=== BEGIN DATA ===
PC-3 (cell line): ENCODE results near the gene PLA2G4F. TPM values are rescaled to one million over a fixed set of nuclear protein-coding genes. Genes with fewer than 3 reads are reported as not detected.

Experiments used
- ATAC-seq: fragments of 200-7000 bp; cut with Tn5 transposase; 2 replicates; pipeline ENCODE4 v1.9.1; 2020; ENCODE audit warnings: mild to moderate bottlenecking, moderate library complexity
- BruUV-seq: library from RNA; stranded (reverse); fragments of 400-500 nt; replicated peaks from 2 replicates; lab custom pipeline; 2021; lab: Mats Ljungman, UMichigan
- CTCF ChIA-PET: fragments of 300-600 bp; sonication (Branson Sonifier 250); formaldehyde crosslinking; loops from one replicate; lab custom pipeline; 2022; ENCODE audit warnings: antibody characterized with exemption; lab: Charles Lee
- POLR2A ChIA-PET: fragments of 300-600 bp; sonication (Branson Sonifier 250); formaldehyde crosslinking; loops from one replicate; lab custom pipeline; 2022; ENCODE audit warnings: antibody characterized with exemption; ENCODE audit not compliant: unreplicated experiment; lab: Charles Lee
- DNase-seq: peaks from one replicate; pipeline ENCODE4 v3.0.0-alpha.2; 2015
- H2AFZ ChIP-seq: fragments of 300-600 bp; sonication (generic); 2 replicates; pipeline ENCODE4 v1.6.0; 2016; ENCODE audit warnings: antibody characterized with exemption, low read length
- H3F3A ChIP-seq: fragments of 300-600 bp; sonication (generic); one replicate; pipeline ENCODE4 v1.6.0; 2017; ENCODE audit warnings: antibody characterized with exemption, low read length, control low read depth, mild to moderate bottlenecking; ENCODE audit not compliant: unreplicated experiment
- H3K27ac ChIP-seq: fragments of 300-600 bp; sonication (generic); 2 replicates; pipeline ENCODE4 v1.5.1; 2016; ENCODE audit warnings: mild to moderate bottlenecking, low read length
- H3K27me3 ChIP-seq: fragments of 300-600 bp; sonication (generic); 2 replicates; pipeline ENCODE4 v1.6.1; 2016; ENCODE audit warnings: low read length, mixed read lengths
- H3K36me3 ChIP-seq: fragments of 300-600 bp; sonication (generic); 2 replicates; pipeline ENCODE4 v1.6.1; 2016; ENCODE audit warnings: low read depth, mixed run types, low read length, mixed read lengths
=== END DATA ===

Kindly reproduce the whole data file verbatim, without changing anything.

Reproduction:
PC-3 (cell line): ENCODE results near the gene PLA2G4F. TPM values are rescaled to one million over a fixed set of nuclear protein-coding genes. Genes with fewer than 3 reads are reported as not detected.

Experiments used
- ATAC-seq: fragments of 200-7000 bp; cut with Tn5 transposase; 2 replicates; pipeline ENCODE4 v1.9.1; 2020; ENCODE audit warnings: mild to moderate bottlenecking, moderate library complexity
- BruUV-seq: library from RNA; stranded (reverse); fragments of 400-500 nt; replicated peaks from 2 replicates; lab custom pipeline; 2021; lab: Mats Ljungman, UMichigan
- CTCF ChIA-PET: fragments of 300-600 bp; sonication (Branson Sonifier 250); formaldehyde crosslinking; loops from one replicate; lab custom pipeline; 2022; ENCODE audit warnings: antibody characterized with exemption; lab: Charles Lee
- POLR2A ChIA-PET: fragments of 300-600 bp; sonication (Branson Sonifier 250); formaldehyde crosslinking; loops from one replicate; lab custom pipeline; 2022; ENCODE audit warnings: antibody characterized with exemption; ENCODE audit not compliant: unreplicated experiment; lab: Charles Lee
- DNase-seq: peaks from one replicate; pipeline ENCODE4 v3.0.0-alpha.2; 2015
- H2AFZ ChIP-seq: fragments of 300-600 bp; sonication (generic); 2 replicates; pipeline ENCODE4 v1.6.0; 2016; ENCODE audit warnings: antibody characterized with exemption, low read length
- H3F3A ChIP-seq: fragments of 300-600 bp; sonication (generic); one replicate; pipeline ENCODE4 v1.6.0; 2017; ENCODE audit warnings: antibody characterized with exemption, low read length, control low read depth, mild to moderate bottlenecking; ENCODE audit not compliant: unreplicated experiment
- H3K27ac ChIP-seq: fragments of 300-600 bp; sonication (generic); 2 replicates; pipeline ENCODE4 v1.5.1; 2016; ENCODE audit warnings: mild to moderate bottlenecking, low read length
- H3K27me3 ChIP-seq: fragments of 300-600 bp; sonication (generic); 2 replicates; pipeline ENCODE4 v1.6.1; 2016; ENCODE audit warnings: low read length, mixed read lengths
- H3K36me3 ChIP-seq: fragments of 300-600 bp; sonication (generic); 2 replicates; pipeline ENCODE4 v1.6.1; 2016; ENCODE audit warnings: low read depth, mixed run types, low read length, mixed read lengths